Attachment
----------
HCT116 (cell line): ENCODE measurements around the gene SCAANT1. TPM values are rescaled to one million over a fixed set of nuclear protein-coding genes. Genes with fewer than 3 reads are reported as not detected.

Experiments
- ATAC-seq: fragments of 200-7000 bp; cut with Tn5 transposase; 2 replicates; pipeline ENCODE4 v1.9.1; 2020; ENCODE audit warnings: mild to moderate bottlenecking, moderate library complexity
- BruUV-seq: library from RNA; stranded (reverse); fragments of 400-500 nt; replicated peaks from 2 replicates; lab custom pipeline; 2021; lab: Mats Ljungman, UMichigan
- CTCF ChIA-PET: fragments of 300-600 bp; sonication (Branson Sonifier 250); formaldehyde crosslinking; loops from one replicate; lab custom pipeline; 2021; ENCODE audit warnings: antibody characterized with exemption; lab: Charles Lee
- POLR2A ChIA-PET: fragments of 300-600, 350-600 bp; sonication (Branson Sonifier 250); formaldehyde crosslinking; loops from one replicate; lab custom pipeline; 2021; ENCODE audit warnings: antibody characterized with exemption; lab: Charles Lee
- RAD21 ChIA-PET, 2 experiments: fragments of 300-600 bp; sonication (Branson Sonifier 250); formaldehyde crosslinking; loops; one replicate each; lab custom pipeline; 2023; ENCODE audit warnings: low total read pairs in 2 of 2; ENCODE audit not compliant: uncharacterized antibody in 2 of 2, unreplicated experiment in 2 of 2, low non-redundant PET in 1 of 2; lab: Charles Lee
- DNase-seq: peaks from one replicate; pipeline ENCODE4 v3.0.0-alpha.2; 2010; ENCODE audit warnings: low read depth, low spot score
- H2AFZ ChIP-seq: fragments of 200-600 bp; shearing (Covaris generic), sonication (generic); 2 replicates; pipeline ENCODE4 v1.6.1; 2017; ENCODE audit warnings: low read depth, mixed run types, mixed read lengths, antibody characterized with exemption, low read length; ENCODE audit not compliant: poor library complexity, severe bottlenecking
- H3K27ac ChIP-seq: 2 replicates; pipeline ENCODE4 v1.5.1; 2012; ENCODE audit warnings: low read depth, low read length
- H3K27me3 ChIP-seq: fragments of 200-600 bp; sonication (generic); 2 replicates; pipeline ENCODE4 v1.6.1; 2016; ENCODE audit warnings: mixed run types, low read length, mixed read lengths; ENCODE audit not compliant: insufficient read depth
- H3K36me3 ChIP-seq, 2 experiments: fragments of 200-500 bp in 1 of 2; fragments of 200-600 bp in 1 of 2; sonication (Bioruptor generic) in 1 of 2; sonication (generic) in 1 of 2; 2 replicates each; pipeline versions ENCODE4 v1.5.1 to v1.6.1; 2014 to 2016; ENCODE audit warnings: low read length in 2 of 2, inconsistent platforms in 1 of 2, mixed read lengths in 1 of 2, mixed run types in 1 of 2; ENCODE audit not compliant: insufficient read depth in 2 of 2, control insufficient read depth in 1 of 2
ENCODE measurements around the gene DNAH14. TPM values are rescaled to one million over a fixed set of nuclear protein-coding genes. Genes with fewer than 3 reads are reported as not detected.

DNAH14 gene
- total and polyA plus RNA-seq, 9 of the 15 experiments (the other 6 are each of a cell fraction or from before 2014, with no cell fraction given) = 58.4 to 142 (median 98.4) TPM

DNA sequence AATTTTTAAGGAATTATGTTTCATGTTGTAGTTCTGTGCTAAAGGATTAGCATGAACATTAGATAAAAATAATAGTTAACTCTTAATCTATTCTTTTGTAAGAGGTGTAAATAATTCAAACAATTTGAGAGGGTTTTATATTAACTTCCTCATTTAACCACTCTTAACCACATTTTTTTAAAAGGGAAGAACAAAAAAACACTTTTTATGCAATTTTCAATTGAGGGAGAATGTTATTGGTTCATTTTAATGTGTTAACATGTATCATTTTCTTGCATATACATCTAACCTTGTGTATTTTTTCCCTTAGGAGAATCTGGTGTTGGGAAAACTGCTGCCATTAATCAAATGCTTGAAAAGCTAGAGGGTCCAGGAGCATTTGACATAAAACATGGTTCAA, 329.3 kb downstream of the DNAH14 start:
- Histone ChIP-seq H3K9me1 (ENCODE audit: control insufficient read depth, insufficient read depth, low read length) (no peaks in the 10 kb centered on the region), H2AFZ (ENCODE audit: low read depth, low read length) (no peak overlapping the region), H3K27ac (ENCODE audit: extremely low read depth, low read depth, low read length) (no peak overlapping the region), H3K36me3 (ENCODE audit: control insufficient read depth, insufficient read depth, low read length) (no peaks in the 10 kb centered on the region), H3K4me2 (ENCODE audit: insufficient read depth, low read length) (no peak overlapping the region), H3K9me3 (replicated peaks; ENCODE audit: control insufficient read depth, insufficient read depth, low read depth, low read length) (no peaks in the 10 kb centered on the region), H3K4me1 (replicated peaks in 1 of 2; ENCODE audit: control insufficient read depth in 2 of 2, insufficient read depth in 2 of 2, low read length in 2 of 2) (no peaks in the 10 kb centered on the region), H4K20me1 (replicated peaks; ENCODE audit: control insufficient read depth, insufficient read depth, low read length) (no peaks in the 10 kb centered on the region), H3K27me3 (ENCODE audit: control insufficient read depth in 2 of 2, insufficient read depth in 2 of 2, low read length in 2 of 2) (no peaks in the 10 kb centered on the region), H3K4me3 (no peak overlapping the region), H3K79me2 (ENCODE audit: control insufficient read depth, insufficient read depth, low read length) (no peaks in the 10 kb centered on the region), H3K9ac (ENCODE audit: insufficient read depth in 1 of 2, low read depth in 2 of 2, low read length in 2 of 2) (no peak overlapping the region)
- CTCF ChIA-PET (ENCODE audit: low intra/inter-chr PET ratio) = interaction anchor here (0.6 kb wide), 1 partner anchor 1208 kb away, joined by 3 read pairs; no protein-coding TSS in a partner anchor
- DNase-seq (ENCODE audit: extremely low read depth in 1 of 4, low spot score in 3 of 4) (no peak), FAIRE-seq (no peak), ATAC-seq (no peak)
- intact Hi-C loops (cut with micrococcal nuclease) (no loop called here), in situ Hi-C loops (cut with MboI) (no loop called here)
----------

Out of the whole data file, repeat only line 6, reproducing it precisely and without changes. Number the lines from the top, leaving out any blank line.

- POLR2A ChIA-PET: fragments of 300-600, 350-600 bp; sonication (Branson Sonifier 250); formaldehyde crosslinking; loops from one replicate; lab custom pipeline; 2021; ENCODE audit warnings: antibody characterized with exemption; lab: Charles Lee